The higher education sector is experiencing a signiﬁcant period of change. Universities have been steadily increasing online learning options to provide greater ﬂexibility for students.
Unfortunately, online classes continue to experience retention issues, which universities need to address.
One reason is clear; when studying online, students are physically disconnected from their peers, staff and the campus, resulting in feelings of isolation and a lack of support.
Increase in online learning
Advancement in technology is facilitating a significant increase in online learning.
Technology breaks down the geographic restrictions that once existed, allowing students to take courses from colleges in other states, or even other countries.
The student demographic has also shifted from the prototypical recent High School graduate to mature-age learners looking to advance their career.
When asked about the most important reasons for choosing online classes, students indicated that they selected online courses based on considerations such as convenience, flexibility, opportunity to fuse their current lifestyles to their desire to study, availability of programs, and affordability (Shay & Rees, 2004).
29.7 percent of students at U.S. universities now take at least one distance education course (a total of 6,022,105 students) (source). Approximately half of those students are studying entirely online.
Online enrollments are therefore being driven by:
- Rising number of students seeking flexible degrees, often wanting to balance study with part-time or full-time work
- Students enrolled in on-campus programs increasingly choosing hybrid to fully online courses throughout their enrollment
It can be difficult to pinpoint exact retention figures, particularly as the methods for calculation vary widely. Having said that, here are some interesting figures:
- Online courses have a 10% to 20% higher failed retention rate than traditional classroom environments.
- A study in Australia found that 44% of online students finish their studies compared to 77% of on-campus students.
- The highest online part-time retention rate was at Liberty University, where 49 percent of students earned a degree.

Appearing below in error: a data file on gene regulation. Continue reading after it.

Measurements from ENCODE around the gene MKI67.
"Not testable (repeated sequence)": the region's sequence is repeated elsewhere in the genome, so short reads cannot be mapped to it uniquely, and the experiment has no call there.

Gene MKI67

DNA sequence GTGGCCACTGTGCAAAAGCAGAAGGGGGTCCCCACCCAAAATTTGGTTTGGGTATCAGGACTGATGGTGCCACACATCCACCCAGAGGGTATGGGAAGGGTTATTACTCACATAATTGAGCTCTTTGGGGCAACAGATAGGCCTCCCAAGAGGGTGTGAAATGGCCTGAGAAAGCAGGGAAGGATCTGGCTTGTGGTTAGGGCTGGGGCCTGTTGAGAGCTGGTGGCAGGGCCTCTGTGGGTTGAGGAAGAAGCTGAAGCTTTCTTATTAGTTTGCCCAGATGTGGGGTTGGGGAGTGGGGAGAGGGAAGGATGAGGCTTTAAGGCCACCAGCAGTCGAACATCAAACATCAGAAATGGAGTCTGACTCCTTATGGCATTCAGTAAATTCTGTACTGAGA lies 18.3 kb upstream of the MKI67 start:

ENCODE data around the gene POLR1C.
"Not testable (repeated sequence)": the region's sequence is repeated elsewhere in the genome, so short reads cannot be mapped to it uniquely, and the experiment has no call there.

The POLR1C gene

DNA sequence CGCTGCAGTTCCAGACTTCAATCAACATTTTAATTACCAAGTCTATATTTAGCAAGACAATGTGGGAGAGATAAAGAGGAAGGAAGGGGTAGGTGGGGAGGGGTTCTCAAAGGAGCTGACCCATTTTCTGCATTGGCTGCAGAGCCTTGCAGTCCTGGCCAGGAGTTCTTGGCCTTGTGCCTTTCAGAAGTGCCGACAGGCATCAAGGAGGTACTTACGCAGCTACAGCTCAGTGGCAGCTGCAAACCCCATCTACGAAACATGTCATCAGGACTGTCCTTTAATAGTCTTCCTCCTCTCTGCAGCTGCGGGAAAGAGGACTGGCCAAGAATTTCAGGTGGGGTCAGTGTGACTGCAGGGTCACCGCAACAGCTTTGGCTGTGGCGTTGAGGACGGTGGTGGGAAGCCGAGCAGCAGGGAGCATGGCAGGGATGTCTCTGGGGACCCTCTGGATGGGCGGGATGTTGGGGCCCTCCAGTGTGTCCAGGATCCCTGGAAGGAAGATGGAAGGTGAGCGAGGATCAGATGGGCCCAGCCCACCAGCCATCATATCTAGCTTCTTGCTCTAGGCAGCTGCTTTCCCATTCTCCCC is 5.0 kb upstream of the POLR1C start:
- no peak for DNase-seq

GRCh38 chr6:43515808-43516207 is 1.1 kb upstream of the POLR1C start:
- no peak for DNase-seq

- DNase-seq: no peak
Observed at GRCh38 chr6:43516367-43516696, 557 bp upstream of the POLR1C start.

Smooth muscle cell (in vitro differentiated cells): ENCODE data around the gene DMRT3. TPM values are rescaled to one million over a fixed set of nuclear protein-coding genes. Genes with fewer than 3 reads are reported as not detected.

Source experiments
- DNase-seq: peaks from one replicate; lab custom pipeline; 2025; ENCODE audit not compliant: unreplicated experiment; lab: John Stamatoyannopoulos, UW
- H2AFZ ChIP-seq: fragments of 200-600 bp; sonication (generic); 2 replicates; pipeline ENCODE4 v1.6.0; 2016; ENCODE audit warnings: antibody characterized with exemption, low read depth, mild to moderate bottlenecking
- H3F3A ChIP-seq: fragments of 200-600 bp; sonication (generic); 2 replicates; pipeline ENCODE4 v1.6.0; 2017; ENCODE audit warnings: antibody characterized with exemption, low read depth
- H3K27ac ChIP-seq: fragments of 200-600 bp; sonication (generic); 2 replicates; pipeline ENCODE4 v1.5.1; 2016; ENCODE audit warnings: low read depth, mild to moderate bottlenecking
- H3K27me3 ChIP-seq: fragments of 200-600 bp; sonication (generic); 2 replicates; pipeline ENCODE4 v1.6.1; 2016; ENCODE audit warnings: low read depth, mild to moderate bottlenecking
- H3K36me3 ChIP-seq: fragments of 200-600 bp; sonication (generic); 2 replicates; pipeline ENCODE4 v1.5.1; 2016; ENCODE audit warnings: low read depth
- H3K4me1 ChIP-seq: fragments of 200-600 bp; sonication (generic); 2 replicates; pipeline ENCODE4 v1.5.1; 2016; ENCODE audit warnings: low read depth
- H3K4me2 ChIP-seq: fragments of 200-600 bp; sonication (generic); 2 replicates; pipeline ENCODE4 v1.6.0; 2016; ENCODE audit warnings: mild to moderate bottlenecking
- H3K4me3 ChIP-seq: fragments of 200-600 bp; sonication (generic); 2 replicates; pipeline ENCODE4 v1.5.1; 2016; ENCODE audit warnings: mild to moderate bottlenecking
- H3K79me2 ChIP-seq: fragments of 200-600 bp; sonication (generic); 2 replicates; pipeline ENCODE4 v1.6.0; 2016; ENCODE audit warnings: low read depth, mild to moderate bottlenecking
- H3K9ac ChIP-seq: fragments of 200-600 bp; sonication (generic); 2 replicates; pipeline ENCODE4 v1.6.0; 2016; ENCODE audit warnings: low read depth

The causes of poor retention
To tackle the problem universities must understand the leading reasons students drop out.
Students often misunderstand the difficulty of online courses.
They think it’s easier than having to attend campus. Generally speaking, the reverse is true, online courses actually require significantly more discipline.
Staying motivated is a challenge. The convenience of never having to be on campus can encourage poor study habits, like the increased temptation to procrastinate.
Lack of support. It’s easy for universities to overlook online students in favor of on-campus students. It is challenging for staff and faculty not to fall into the trap of online cohorts being ‘out of sight, out of mind.’
Complex digital ecosystems. Unfortunately, most universities are stuck using archaic systems that were never developed to cater for online students. They are clunky, difficult to use and fail to create an environment of social engagement.
Lack of community and connection with peers. Particularly in the case of online learners, self-determination theory prescribes the need for a sense of inclusion or affiliation with others. (Chen and Jang, 2010). Before online education, many students developed strong relationships with their peers, resulting in a sharing of content, learning, and ideas. Without this social connectedness, students are prone to feeling isolated.